RIP: Hugh B. Cave



     A book group has formed in Richmond, Va. to discuss HPL’s works.



     Fortean Times 184 (2004) features HPL on the cover and in an article by Daniel Harms.



     A seventh-grade teacher named “Miss Lovecraft” appears in a short film based on the story “Late Bloomer” by Clay McLeod Chapman. *** In Mongolian a rock or rock formation is spelled “chuluu” (see Mongolia, published by Lonely Planet).



     He appeared in a song by the Scottish band, The Vaselines (see The Japan Times, 20 June 2004 ).



     A color illustration of “Lady Lovecraft” appears in the article “Costumes by Animal X” by Janet Wilson Anderson (Fiberarts (Sep/Oct 1990).



     Volume 10 of Horror Classics includes “The Thing on the Doorstep” as well as  works by Clark Ashton Smith and others. *** August Derleth’s “Wentworth’s Day” has been translated into a French comic story by Soulières Editeur, a specialist in youth literature.



     The Anime Encyclopedia: A Guide to Japanese Animation Since 1917 by Jonathan Clements has several references to HPL. The lead of Alice in Cyberland (1996) comes from Miskatonic College, there’s the criminal Yog Sothoth (Dream Dimension Hunter Fandora, 1985), a race of female clones called the Cthulhu (Iczer-One (1985)), and Armitage III (1994) draws names from “The Dunwich Horror.”



     The Mystery Plays contains two one-act plays, the first of which is “The Filmmaker’s Mystery” about a horror movie director who has adopted a Lovecraft story and is haunted by a fellow passenger of a train crash. One line quoted from the article is "We are forever brushing up against an invisible world of secrets, an intangible universe." (see the 7 May 2004 issue of the Hartford Courant.) The play’s wright is Roberto Francisco Aguirre-Sacasa, a student at the Yale School of Drama.


“The Call of Cthulhu”

     Here is a foreshadowing of the uplifted island episode in this “true” eyewitness story carried in an old newspaper. The Houston Post (2 May 1897) has a letter from John Leander who stated that an elderly sailor named Mr. Oleson said that he and some companions were shipwrecked on an uncharted island in 1862 when a gigantic airship with wings crashed into a cliff side. There were 12 foot alien bodies inside, which were thrown over the side of a cliff. The sailors were eventually rescued but all died on the voyage back save Oleson, who had the only proof of his experience, a ring from the creature’s thumb. (From Little Green Men, Meowing Nuns and Head-Hunting Panics: A Study of Mass Psychogenic Illnesses and Social Delusion by Robert E. Bartholomew (McFarland, 2001), p. 214.) Coincidentally, in its Scandinavian origin, the name “Oleson” is like the fictional Norwegian sailor “Gustafson” in “Cthulhu.”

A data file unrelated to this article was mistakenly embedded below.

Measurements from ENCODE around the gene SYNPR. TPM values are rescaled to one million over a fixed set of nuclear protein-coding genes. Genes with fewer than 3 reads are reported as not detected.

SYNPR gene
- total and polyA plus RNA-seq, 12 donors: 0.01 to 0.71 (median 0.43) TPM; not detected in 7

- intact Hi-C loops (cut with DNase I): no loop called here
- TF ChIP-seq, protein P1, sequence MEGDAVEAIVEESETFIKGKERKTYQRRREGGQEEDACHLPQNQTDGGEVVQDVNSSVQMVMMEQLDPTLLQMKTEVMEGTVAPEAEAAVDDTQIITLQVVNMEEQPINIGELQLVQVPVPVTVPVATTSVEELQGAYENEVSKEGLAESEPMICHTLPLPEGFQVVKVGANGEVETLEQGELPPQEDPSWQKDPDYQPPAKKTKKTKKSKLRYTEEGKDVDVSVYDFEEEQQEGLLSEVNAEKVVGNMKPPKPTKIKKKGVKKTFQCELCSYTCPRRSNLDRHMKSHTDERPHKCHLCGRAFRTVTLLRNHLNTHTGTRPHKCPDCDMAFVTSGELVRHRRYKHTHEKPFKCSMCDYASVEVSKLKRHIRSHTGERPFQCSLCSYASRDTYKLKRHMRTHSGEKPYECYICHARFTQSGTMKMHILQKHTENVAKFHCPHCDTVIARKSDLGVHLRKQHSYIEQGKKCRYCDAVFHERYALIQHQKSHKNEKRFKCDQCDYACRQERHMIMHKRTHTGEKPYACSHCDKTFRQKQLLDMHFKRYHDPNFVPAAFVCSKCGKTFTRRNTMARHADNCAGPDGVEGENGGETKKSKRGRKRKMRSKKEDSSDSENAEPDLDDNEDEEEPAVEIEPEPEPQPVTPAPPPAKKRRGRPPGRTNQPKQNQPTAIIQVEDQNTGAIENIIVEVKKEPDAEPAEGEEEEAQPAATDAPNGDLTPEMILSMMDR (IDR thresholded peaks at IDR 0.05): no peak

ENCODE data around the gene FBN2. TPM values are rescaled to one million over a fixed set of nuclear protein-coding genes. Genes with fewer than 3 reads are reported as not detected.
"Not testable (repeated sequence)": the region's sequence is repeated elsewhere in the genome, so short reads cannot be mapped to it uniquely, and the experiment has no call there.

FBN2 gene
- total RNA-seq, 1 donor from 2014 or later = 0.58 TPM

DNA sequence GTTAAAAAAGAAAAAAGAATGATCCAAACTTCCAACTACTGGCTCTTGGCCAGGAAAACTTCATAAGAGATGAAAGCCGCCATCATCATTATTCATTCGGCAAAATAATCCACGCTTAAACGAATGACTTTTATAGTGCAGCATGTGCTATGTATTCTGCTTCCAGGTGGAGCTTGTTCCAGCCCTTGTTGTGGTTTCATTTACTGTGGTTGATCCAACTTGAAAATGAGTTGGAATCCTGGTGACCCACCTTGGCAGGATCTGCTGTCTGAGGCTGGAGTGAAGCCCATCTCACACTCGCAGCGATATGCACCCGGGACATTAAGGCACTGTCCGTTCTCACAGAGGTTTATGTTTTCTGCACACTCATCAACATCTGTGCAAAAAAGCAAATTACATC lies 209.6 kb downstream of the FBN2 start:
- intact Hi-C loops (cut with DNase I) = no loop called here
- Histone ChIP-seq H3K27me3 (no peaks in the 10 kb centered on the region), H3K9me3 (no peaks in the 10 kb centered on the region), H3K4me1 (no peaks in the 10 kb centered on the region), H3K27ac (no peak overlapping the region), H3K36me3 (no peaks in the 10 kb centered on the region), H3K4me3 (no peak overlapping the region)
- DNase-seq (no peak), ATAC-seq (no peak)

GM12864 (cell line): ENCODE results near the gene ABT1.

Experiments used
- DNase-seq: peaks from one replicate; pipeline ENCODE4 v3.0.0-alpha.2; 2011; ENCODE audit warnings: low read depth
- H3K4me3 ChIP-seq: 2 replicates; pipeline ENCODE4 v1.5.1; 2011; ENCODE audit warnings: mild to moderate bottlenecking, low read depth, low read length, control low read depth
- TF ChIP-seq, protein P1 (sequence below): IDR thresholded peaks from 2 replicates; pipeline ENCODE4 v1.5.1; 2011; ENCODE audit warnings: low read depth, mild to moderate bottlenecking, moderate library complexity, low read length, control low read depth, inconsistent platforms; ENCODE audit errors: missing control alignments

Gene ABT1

I wonder if Fritz Leiber’s “Through Hyperspace with Brown Jenkin” is given its due in Science Par Ceux Qui Ne la Font Pas [Science by Those Who Do Not Do It], for this 2001 work from Quebec University alludes to “The Dreams in the Witch-House.”



     Contrary to S.T.’s gloomy statement of a few years ago, the Library of America is coming out (in 2005) with H.P. Lovecraft: Tales. Next year, also, Hippocampus Press promises Letters to Rheinhart Kleiner, with the Joshi/Schultz annotations.


Influence and Allusions

     Bob Howard is the hacker narrator of The Atrocity Archive (Golden Gryphon), by Charles Stross. Howard works for a British intelligence agency whose purpose is to deal with Elder Gods. *** An article in the New York Times about Brooklyn crime tales mentions HPL and quotes from “The Horror at Red Hook” (“Brooklyn Crime Tales Flavored by Neighborhood” by Dinitia Smith, 24 June in “Books,” and available online). *** The e-book Eldritch Blue: Love and Sex in the Cthulhu Mythos (Lindisfarne Press, 2004) has a foreword by erstwhile Ofian James Ambuehl. *** In I Am Alive and You Are Dead: A Journey Into the Mind of Philip K. Dick (Metropolitan, 2004) Emmanuel Carrère writes of “the stories of H.P. Lovecraft, which Phil had devoured as a child and which I like to believe determined his choice of career—for they determined mine” (p. 109).



     After contacting Paul Buhle about his comment that in Manhattan, HPL was “closest to Jewish science fiction-writer Frank Belknap Long, who granted me an interview in 1976” (From the Lower East Side to Hollywood: Jews in American Popular Culture, Verso Books, 2004, p. 120), the author noted that he misstated Long’s affiliation.



This is the thin, 41st issue of The Criticaster (August 2004, mailing 127) by SR Walker.  Eventually published on the Net as  The Limbonaut (no 12).